Paganism and Practice

I discovered a new channel on Youtube (new to me, not new on YouTube) called Pagan Perspective the other day, and I really liked some of their weekly discussion topics.  I’m a bit inspired to follow along here on the blog, and so here is my first post.

Spiritual development is a progress, so sometimes thoughts and opinions change along the way, and sometimes we don’t even realize this has happened.  I think this is a nice way to share a bit more of my path with you, but also a way of looking a little more in depth at different aspects of my own faith and getting in touch with where I am at this moment on that journey.

rainforest

Topic for the Week of 7/22:  How often do people practice? What do you think about NeoPagans who believe without practice? Is it still a spiritual path?

I think that I have a hard time with the word “practice” in this question.  To me, “practice” usually refers to spellcraft, where as Paganism is a spirituality/belief system.

So, with that in mind, I would say that you can absolutely be a Pagan without “practicing” anything.  Just because you’re not lighting candles or what not does not change your beliefs and as long as you have your beliefs, you are still walking the path.

That said… perhaps there are “belief system” practices, right?  Because there’s things like daily devotionals, or meditation on deities, etc.  Still, I stand by what I’ve said above.  If you have a belief system, then you are on a spiritual path, regardless of the amount of “practice”  you are instilling within it.    As long as you have that belief and are following its tenants, then you’re there.

For example (and lets beat this horse to death, shall we?) we’ll look at Christians. A Christian is a Christian because they believe in the Almighty God and the tenants outlined in the Holy Bible.  If they do not go to church or say their nightly prayers does that mean they aren’t a Christian anymore?  Of course not.  They still have their belief system and thus, are still on their spiritual path.

On to my personal practices…

For me, it’s hard to separate spellcraft from my pagan practices, because in my case they are very interwoven together in how I connect with the energies of the elements, balance, and creation.

Over about mid-2016 through the beginning of this year, I had taken a bit of a hiatus from a physical practice.  I still did my ‘forest bathing’ and I still had my faith, but other than on Samhain, I wasn’t really doing any sort of a physical, tangible practice.

Even in those times, though, I was connected to my beliefs.  I was aware and comfortable with my connection with the earth in all the things I did that brought me in contact with it, I was instilling intention in my time in the kitchen and in my time working on jewelry that was to be sent out to others.   It was simply not being structured or physically expressed in ritual.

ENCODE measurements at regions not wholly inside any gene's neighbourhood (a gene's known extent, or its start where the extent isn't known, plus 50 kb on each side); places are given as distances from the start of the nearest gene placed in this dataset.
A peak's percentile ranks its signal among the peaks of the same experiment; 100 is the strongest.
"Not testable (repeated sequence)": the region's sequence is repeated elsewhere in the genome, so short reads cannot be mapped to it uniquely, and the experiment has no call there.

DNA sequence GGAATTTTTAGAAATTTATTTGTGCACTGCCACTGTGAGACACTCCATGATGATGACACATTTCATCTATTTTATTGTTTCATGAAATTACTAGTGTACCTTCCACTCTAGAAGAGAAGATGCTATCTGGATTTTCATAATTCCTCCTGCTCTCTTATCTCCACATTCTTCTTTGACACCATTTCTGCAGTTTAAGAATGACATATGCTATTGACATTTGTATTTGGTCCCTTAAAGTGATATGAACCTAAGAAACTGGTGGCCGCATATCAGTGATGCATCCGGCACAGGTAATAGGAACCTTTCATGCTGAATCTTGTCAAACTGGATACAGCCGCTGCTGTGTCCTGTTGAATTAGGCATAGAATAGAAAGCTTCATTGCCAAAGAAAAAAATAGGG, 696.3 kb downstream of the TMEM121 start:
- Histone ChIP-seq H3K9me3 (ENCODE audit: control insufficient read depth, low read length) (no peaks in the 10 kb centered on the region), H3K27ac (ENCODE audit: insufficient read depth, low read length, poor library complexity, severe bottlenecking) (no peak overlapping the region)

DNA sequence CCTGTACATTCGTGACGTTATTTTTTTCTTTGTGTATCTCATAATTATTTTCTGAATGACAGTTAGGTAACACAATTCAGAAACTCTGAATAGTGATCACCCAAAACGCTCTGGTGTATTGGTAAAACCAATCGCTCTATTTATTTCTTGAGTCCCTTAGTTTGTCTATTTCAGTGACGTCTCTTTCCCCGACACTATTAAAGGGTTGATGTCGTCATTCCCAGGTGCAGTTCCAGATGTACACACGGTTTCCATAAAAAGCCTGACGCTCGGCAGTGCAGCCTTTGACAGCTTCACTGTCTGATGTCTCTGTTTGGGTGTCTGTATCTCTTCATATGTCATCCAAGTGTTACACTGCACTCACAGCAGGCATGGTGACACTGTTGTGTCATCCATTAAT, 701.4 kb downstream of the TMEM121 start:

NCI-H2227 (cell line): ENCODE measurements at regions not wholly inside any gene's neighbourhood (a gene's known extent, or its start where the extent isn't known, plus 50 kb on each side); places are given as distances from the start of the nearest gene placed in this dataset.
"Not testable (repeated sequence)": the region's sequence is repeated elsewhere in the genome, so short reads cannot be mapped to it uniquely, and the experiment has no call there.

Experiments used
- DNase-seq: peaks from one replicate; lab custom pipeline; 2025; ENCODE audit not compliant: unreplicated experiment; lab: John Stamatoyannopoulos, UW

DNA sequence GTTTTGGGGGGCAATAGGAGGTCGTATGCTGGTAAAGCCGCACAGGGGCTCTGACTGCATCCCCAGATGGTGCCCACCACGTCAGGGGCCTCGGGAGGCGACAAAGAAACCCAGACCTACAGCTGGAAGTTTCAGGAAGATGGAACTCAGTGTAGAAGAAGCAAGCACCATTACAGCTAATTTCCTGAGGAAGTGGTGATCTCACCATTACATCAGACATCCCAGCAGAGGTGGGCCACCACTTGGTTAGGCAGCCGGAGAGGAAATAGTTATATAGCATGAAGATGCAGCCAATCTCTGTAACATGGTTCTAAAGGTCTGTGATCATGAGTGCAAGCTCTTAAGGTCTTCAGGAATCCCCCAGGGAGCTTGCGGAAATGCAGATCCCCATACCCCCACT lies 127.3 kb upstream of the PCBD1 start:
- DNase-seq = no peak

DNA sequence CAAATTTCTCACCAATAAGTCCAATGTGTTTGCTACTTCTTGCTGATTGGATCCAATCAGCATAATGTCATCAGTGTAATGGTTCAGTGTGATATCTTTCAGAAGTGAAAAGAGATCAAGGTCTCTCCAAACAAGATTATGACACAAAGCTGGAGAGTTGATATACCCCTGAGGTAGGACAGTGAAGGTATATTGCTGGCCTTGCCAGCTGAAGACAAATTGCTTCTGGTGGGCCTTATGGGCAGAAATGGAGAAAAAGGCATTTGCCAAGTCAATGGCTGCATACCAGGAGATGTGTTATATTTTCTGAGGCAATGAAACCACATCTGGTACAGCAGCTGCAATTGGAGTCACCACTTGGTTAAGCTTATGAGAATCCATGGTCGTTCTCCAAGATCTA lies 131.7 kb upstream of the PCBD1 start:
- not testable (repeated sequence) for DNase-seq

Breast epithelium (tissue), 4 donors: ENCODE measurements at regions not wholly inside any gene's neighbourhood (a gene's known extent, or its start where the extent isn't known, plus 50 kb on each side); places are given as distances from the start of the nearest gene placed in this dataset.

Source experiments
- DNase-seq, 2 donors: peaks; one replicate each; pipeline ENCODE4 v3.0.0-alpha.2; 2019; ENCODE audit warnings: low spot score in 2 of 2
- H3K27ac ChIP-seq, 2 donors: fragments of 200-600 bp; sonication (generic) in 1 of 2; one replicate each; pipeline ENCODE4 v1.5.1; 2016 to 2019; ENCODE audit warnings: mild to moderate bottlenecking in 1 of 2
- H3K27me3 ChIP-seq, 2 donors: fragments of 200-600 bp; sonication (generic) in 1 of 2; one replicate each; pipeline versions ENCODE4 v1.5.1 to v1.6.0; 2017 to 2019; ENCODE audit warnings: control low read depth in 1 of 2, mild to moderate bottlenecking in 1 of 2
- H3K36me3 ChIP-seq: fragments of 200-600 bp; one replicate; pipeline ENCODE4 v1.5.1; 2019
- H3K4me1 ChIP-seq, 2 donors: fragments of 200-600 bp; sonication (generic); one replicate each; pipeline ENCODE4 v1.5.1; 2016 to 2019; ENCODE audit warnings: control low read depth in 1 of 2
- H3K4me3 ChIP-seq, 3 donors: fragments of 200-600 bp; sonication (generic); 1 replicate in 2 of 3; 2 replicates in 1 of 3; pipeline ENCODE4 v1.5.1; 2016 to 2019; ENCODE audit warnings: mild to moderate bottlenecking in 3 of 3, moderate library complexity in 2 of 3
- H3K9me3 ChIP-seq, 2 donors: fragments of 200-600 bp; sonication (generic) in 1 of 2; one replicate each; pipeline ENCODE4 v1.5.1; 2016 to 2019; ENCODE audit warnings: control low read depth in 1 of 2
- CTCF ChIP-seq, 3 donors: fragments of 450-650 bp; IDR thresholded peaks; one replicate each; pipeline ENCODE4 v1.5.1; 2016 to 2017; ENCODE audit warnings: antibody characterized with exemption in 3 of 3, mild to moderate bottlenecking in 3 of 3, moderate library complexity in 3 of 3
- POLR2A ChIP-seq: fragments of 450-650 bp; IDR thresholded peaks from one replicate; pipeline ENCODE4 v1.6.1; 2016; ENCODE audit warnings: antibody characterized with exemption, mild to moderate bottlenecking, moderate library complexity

Prior to that (and again since the spring) I have returned to doing a daily devotional when I get up in the morning, which includes a short meditation each day, and I have returned to ritual and spellcraft on holidays, new moons, and full moons.  Not that these are the only times I do so, but they are the structured times that are planned for.

Therefore… back to the question at hand because I’m rambling all over the place.  How often do I practice?  Every day.   And I suppose that was always the case, even when I stepped away from a more structured practice for a time.

And I suppose that in the end, “practice” can be anything that instills your beliefs in your life, even if that is just in the way of one being consciously aware of their beliefs rather than abandoning them entirely.   Which, in a way, ties right back into what I said at the beginning of this post.

 

2 thoughts on “Paganism and Practice

  1. *Grins at your post and even your “rambling all over the place”* I think you’re right, it’s more about the intent, the belief than the actual practice. I always thought it was kinda hypocritical of people to think that just because someone doesn’t go to church it means that they’ve lost faith in their beliefs and I think the same applies here. It’s what’s inside that counts. What’s in your heart and soul.

    I love you man

    Liked by 1 person

Leave a Reply

Fill in your details below or click an icon to log in:

WordPress.com Logo

You are commenting using your WordPress.com account. Log Out /  Change )

Google photo

You are commenting using your Google account. Log Out /  Change )

Twitter picture

You are commenting using your Twitter account. Log Out /  Change )

Facebook photo

You are commenting using your Facebook account. Log Out /  Change )

Connecting to %s